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New COVID Vaccine Site Opening At USC, City Working To Get Doses To Homebound Residents

LOS ANGELES (CBSLA) — Mayor Eric Garcetti Thursday announced that a new Los Angeles city-run site will open next week at the University of Southern California.

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A student wears a facemask at the University of Southern California (USC) in Los Angeles, California on March 11, 2020, where a number of southern California universities, including USC, have suspended in-person classes due to coronavirus concerns. (Photo by Frederic J. BROWN / AFP) (Photo by FREDERIC J. BROWN/AFP via Getty Images)

Garcetti said the University Park campus site, which will open Tuesday, is expected to be able to administer "thousands" of vaccines per day once it's fully operational.

"This number will be initially limited due to supply constraints but ready to jump into action and grow as those doses are delivered in the coming weeks," he said.

In addition to the new site, Garcetti also announced that the city was partnering with Uber to provide 15,000 free rides to the site for South Los Angeles residents and another 20,000 half-priced rides to help facilitate better access for Angelenos without cars.

The program is funded by Uber and the nonprofit Mayor's Fund for Los Angeles.

"Right now, the mayor's fund is focusing more and more on those mobile teams, more on transportation and providing more support for outreach to vulnerable populations including our seniors and people with disabilities," Garcetti said.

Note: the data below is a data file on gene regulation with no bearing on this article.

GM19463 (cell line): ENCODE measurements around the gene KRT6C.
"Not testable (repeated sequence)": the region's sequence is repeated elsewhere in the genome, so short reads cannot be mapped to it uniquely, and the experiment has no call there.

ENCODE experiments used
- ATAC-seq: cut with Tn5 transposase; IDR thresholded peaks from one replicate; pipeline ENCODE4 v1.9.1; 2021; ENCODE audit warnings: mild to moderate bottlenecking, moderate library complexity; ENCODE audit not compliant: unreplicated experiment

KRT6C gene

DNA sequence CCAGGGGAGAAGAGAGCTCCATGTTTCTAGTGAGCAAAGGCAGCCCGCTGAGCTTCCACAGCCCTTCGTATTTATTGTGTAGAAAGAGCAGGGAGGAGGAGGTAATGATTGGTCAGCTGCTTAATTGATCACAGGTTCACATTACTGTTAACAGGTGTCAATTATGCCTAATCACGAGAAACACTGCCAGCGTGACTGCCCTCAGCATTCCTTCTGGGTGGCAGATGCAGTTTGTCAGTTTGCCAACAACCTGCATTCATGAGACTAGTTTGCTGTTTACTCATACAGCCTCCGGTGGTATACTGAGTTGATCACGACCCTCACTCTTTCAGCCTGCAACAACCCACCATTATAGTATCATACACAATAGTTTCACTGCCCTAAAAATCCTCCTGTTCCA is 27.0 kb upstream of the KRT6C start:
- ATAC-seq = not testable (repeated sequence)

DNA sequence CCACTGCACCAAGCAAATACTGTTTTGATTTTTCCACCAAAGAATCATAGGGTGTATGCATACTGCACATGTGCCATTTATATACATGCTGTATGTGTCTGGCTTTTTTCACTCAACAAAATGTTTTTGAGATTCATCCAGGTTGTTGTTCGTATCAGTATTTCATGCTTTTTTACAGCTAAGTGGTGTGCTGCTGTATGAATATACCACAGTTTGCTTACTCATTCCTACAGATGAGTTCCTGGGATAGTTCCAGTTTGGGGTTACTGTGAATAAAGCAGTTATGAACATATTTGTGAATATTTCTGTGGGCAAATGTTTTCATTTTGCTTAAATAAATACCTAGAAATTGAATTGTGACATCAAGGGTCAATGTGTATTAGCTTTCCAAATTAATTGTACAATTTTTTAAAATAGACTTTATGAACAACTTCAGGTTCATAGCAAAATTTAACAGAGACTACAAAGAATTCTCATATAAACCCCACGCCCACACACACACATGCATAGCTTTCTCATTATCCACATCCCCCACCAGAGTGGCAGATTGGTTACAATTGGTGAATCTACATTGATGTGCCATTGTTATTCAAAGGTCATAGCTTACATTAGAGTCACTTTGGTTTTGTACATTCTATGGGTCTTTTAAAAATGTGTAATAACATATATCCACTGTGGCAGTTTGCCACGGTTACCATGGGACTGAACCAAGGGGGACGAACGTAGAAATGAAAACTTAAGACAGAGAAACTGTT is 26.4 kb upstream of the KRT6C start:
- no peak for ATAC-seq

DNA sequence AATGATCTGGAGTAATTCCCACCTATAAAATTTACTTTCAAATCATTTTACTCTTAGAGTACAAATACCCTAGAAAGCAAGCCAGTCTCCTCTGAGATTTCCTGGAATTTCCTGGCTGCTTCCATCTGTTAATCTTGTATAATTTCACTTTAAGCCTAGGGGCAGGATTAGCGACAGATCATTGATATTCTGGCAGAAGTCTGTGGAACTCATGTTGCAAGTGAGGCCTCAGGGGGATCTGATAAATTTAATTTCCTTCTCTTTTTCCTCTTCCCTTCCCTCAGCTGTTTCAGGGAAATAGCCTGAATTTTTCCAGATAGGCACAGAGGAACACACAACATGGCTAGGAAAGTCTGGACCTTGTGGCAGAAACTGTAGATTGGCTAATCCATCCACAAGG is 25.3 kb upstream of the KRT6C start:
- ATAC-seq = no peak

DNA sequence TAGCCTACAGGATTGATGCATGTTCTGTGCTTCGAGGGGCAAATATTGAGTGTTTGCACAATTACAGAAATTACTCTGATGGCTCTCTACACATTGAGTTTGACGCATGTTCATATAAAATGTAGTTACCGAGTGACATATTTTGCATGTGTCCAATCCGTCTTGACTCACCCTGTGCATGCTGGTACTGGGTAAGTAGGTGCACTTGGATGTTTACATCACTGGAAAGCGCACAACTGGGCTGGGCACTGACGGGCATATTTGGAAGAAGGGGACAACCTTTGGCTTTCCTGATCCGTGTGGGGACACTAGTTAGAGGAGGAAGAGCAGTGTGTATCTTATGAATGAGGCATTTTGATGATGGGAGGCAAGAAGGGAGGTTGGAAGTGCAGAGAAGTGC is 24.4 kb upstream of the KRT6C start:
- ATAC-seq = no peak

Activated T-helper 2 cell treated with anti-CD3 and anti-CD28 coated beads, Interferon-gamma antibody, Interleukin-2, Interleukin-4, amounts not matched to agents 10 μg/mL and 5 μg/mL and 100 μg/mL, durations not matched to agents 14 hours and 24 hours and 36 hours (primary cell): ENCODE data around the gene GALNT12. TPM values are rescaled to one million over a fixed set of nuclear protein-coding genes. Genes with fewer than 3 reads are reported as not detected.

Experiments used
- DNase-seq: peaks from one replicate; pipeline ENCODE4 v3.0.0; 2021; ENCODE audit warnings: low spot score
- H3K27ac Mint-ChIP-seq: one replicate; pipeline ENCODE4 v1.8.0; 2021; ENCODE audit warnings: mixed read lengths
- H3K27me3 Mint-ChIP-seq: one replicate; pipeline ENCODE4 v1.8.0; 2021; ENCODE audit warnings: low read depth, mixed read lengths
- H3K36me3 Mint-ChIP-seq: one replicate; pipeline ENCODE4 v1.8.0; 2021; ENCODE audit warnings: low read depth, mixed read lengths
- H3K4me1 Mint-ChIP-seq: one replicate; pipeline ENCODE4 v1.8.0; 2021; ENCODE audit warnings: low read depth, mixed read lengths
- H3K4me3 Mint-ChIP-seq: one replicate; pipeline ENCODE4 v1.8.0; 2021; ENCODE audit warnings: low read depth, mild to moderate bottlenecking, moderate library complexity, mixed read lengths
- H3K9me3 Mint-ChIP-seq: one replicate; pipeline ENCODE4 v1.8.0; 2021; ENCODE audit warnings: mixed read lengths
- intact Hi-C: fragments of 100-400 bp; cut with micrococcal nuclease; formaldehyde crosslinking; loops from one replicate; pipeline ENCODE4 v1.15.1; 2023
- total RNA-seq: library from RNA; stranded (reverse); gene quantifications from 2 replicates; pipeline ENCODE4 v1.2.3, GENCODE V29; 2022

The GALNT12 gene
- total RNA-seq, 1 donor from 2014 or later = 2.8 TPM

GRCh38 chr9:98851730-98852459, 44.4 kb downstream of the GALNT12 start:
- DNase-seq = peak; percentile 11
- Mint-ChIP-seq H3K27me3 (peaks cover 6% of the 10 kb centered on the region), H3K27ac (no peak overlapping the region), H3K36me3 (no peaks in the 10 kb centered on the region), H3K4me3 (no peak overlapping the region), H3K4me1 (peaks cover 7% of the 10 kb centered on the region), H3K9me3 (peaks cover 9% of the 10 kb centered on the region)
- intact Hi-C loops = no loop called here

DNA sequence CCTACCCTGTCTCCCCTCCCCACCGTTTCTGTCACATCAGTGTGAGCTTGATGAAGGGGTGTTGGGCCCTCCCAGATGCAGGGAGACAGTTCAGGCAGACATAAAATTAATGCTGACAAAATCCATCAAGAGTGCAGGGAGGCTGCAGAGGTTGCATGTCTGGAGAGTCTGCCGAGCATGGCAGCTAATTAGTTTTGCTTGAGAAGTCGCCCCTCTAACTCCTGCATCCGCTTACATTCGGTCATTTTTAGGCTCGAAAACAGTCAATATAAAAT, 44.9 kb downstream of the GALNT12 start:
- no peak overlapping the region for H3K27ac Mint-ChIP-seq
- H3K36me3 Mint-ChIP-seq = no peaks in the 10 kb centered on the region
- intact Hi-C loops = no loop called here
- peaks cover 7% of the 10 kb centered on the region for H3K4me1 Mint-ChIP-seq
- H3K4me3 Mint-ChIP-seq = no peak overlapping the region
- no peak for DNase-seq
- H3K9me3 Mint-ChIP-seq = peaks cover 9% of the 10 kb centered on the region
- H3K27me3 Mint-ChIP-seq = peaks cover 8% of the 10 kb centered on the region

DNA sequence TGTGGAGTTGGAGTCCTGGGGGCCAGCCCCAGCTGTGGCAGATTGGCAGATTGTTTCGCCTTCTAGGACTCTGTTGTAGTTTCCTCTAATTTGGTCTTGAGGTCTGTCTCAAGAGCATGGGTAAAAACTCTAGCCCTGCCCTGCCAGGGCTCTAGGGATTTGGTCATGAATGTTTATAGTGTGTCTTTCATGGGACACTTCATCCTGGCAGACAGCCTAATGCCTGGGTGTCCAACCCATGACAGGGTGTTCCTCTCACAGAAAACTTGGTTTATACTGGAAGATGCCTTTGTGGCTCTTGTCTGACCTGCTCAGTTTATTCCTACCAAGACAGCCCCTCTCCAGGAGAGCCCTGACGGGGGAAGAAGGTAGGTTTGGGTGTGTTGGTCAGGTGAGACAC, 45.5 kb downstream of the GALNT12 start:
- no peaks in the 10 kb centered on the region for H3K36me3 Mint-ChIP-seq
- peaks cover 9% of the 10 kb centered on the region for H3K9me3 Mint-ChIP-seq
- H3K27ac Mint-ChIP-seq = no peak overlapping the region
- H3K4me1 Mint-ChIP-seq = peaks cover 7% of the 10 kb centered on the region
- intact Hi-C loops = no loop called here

Garcetti also said that the city is expected to receive its first batch of the one-shot Johnson & Johnson vaccine this week, with a second batch expected to arrive in the next few weeks — allowing the city to fully vaccinate more people with half the supply needed for the Moderna and Pfizer options.

"Here's the bottom line, all of these shots work," he said. "All of them will save your life or the life of a loved one and every day in Los Angeles, we're making it easier for people to get a shot, including those who face steep barriers."

Also toward that aim, Garcetti said the city was launching the Dependent Homebound Population Vaccination program to bring doses directly to the homes of people who are homebound due to chronic disease, disability or other obstacles.

"This initiative builds off of other successful efforts to bring critical COVID-19 services like testing and vaccines to skilled nursing facilities and other vulnerable areas that might be higher density, communities of color or lower income parts of L.A.," Garcetti said.

But some people living in hard-hit areas are skeptical that the latest initiatives to promote vaccine equity will actually work.

"I think it's all kind of BS," Seph Lloi, an L.A. resident, said. "I have a homie that just died. He was 25."

In his address, given on the one-year anniversary of the state of emergency declaration he issued due to the pandemic, the mayor urged Angelenos to remain cautious despite growing optimism that the end of the pandemic is near.

"We could be in the last few miles of this terrible race that we've been running, close to putting this awful pandemic behind us," he said. "As one medical expert ... put it, ending precautions now — which I know there's a lot of pressure to do — it's kind of like entering the last miles of a marathon and taking off your shoes and eating several hot dogs.

"That illustrates just how absurd it would be if we were to suddenly let up, let that virus back in."

(© Copyright 2021 CBS Broadcasting Inc. All Rights Reserved. City News Service contributed to this report.)

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